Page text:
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5) We believe the SSI model may constitute an unlicensed insurance product and an unlicensed creditreporting agency.6) We believe the SSI model is merely a “pay to play” scheme that forces the unwilling participation of thosewho derive no benefit from it for an uncertain perceived benefit to lenders. We view this scenario as aRESPA “anti-kickback” violation. If it is pursued we will be exploring the legal aspects as to collusion,restraint of trade, extortion and racketeering aspects as well.7) Any “vetting” process we have seen to date appears extremely subjective and does not take regionallaws and practices into account.8) We are already seeing exemptions to “vetting” processes for major national title companies and theiremployees, making it discriminatory and anti-small business.9) Establishing such
defacto regulators 
allows entities that lack the requisite knowledge and expertise, to set“best practices” standards and continuing education requirements for our industry. Worse still, thesewould likely be national standards that simply cannot be adopted in many areas, such as the SSIcertification requirements that a provider only represent the seller or buyer, not both and that the provideragree to act as an agent of the lender...10) Lender directed “vetting” assumes that consumers have no choice in their affairs and encourages alender’s interference with an existing consumer contract where services and terms have been negotiatedand agreed upon in advance of the lender’s involvement, resulting in damages in the form of more limitedchoices and higher fees to the consumers who are the principals.11) A lender directed “vetting” model creates an untenable level of risk for our members with regard toemployee liability and personal data security.We recognize after years of striving for it, that there is no perfect system. To assume, under any system, thatthere will never be a loss is as unlikely a proposition as assuming there will never be a bank failure. The goal isto do as much preventative action as is reasonable and assure that a system is in place to cover the inevitablelosses to the greatest degree possible. We believe that California licensed escrow holders meet that criteria.In conclusion, we firmly believe the State of California intended that our members work for Consumers. Californiahas been a leader in the regulation of escrow holders for the protection of its citizens since 1947. We understandthis is a big country and there may be areas where such regulations do not exist to a sufficient degree. These areissues that should be addressed on a statewide basis rather than a draconian national appointment of extra-regulatory private industry entities and a one-size fits all approach where consumers are left out in the cold. Wehave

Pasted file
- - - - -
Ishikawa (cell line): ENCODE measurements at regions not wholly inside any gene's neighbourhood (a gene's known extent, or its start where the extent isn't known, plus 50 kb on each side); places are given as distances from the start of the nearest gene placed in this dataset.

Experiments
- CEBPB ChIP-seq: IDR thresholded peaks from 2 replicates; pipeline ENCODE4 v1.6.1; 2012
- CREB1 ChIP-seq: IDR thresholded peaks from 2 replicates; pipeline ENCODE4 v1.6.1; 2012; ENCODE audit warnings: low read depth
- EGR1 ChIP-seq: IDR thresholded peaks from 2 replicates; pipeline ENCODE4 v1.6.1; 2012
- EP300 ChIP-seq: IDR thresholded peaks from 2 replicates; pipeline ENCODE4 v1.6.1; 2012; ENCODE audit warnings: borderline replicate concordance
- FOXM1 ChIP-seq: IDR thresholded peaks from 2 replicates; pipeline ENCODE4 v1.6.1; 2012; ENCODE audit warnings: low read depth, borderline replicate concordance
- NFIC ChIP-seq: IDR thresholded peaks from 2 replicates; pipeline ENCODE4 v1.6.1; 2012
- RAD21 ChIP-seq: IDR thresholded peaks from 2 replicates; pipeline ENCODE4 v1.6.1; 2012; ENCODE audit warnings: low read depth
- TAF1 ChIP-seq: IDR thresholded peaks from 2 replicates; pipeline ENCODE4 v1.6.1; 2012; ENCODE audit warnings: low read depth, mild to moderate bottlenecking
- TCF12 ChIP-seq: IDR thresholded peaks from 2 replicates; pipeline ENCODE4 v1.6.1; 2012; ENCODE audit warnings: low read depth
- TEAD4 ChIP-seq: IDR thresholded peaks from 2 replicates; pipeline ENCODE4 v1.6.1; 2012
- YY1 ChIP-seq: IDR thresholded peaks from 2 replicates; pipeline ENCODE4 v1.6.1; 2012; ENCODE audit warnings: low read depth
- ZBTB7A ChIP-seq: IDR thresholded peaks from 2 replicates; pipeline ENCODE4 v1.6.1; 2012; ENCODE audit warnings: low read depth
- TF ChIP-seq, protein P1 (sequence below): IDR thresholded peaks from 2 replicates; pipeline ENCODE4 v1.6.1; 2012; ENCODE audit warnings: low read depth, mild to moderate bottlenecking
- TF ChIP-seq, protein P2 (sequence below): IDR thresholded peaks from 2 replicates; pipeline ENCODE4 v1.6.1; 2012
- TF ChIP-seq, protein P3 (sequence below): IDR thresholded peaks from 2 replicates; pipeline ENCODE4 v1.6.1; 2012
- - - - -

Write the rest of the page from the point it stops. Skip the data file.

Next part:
attached herewith 
an outline of the method and manor of regulation and consumer protection for escrowholders licensed by the California Department of Corporations that comprises our membership, entitled Licensingand Regulatory Standards for Escrow Holders under the California Department of Corporations.